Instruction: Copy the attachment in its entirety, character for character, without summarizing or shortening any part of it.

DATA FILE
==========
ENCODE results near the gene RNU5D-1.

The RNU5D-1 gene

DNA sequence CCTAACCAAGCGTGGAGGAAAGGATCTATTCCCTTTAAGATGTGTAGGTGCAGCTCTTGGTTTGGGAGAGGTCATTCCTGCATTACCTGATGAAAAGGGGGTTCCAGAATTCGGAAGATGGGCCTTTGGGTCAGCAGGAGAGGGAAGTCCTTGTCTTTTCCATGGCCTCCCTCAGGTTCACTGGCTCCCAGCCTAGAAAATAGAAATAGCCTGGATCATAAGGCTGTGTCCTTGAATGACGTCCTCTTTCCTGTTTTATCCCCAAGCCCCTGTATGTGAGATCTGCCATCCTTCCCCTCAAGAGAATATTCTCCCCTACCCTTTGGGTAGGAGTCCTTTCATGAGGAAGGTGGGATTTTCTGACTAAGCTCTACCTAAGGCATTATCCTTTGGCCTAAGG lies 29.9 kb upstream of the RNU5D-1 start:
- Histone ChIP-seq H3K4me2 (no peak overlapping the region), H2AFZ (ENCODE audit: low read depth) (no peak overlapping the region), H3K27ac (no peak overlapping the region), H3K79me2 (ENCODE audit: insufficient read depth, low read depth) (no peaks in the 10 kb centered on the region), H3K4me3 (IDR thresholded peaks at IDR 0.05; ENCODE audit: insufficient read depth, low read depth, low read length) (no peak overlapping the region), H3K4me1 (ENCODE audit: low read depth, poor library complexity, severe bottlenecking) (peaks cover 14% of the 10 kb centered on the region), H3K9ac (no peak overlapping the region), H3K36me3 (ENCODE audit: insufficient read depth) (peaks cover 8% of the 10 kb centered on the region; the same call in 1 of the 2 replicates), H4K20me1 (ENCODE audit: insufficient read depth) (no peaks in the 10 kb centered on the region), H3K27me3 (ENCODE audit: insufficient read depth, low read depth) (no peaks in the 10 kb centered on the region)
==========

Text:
ENCODE results near the gene RNU5D-1.

The RNU5D-1 gene

DNA sequence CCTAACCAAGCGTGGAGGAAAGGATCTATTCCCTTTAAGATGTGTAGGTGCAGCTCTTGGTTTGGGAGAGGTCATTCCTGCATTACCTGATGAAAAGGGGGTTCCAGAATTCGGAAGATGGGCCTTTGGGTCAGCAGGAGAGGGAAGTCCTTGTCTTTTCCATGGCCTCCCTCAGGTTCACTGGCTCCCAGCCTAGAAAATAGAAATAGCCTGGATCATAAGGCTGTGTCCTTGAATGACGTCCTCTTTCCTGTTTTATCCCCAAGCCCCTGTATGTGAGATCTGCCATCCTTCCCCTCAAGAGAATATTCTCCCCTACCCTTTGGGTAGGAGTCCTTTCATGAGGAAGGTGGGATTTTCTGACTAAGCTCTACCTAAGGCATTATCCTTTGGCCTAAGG lies 29.9 kb upstream of the RNU5D-1 start:
- Histone ChIP-seq H3K4me2 (no peak overlapping the region), H2AFZ (ENCODE audit: low read depth) (no peak overlapping the region), H3K27ac (no peak overlapping the region), H3K79me2 (ENCODE audit: insufficient read depth, low read depth) (no peaks in the 10 kb centered on the region), H3K4me3 (IDR thresholded peaks at IDR 0.05; ENCODE audit: insufficient read depth, low read depth, low read length) (no peak overlapping the region), H3K4me1 (ENCODE audit: low read depth, poor library complexity, severe bottlenecking) (peaks cover 14% of the 10 kb centered on the region), H3K9ac (no peak overlapping the region), H3K36me3 (ENCODE audit: insufficient read depth) (peaks cover 8% of the 10 kb centered on the region; the same call in 1 of the 2 replicates), H4K20me1 (ENCODE audit: insufficient read depth) (no peaks in the 10 kb centered on the region), H3K27me3 (ENCODE audit: insufficient read depth, low read depth) (no peaks in the 10 kb centered on the region)